“I helped plant the tomatoes earlier and got to bring some of them home to my family when they ripened up. Just seeing their faces was great. You can make people so happy with your food,” says India Borchardt, a culinary program graduate who is interning at the Hereford House and Pierpont’s. “It makes me want to use more local and natural produce, they just improve the quality of your cooking.”

Jenna Miller, also a graduate, says, until now, she never thought of farming as a job.

“Now, I see it as a job that is part of my industry because I’ve been working at the school farm and learning about growing, about harvesting, about everything that goes into growing these ingredients,” she says.

The SMSD staff and board have been supportive of how the farm is adding new depth to its technical education program as well as growing food that students and community members will be eating.

Joan Leavens, a member of the SMSD Board of Education says, “We are excited to see students learning first-hand what is involved in food production, as well as what it means to be an entrepreneur. They are learning the full scope of food production and delivery, literally from farm to fork.”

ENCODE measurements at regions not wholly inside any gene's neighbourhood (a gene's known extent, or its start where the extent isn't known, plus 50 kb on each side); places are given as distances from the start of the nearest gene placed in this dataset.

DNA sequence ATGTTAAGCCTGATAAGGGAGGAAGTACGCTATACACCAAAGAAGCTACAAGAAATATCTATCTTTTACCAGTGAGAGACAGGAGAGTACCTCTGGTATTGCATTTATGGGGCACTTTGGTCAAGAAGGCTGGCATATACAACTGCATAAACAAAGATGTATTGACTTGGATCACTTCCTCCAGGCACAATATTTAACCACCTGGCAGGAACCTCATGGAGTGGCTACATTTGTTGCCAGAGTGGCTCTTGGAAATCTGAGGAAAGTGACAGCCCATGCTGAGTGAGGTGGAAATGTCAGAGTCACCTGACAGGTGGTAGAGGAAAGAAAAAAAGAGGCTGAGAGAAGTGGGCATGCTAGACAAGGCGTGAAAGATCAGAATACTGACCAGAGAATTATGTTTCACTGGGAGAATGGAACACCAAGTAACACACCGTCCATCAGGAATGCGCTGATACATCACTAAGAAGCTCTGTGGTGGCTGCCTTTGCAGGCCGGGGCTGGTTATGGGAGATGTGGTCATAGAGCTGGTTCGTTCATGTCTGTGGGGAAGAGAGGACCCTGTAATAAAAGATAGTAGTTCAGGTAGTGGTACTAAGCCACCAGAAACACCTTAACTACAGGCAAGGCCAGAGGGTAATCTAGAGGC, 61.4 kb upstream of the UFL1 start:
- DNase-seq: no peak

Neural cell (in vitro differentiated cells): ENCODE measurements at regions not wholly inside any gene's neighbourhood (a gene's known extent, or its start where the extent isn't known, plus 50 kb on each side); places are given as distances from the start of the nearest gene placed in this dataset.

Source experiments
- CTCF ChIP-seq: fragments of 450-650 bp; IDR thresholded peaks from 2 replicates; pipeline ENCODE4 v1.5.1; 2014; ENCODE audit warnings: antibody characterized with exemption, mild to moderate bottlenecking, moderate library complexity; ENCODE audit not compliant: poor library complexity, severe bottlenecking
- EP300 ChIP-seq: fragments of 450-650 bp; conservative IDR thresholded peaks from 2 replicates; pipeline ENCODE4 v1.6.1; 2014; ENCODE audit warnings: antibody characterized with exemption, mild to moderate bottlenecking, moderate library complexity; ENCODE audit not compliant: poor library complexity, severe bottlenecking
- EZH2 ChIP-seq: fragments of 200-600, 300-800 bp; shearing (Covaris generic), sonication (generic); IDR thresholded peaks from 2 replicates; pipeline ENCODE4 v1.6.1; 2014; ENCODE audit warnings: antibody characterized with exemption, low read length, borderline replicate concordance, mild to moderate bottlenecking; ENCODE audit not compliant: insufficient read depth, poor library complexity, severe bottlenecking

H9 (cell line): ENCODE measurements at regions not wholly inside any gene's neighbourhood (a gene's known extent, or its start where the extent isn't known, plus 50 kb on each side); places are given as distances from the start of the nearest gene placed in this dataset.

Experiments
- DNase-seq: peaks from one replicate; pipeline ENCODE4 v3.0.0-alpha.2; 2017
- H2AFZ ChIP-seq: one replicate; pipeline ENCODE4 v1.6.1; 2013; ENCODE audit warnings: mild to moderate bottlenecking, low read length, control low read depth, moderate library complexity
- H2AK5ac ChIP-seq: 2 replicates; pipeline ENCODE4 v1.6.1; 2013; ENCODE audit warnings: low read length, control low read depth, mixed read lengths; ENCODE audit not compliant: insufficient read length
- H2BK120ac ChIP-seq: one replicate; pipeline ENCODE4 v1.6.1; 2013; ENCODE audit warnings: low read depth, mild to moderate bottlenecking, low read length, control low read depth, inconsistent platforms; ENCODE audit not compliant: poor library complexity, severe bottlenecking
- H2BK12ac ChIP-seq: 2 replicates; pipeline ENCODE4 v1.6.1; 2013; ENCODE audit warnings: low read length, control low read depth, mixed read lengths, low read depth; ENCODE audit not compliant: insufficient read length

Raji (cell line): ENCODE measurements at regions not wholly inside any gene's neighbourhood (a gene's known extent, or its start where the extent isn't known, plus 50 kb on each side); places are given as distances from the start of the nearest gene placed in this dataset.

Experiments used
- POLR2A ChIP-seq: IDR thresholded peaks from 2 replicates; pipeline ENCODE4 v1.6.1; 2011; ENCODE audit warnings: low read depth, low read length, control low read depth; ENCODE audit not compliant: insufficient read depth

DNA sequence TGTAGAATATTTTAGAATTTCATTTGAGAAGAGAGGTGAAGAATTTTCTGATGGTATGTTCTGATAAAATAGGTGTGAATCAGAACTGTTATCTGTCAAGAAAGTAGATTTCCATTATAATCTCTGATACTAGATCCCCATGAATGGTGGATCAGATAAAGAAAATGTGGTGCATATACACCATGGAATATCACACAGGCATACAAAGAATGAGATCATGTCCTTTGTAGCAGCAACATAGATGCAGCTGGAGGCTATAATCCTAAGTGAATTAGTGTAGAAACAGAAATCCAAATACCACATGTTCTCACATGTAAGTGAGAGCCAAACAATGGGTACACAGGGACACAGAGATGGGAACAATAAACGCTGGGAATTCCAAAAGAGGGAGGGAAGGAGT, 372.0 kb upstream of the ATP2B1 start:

This experience translates into career skills in marketing and communications, as well as how to maximize nutrition and food safety,” she says.

“I feel an amazing sense of pride in these vegetables! I take pictures of them, share them with people, I’m just so proud of them. I don’t waste any bit of them – I’m not peeling them, I’m using the tops, I’m using every bit of them because I’ve been out here in the garden sweating, working hard, right alongside students and volunteers,” Hoffman says. “I really know what this food is worth.”

Brassard, the visionary driving this new urban farm, has big plans for the future. Whenever you talk with him, he bounces quickly from idea to idea – from what the farm is supplying for his menu to the expansion of the farm at the new administrative center; from to the possibility of supplying produce the school district’s food service to the great partnership they’ve established with Houlihan’s that is already buying tomatoes from the farm and co-marketing with the school district’s culinary program.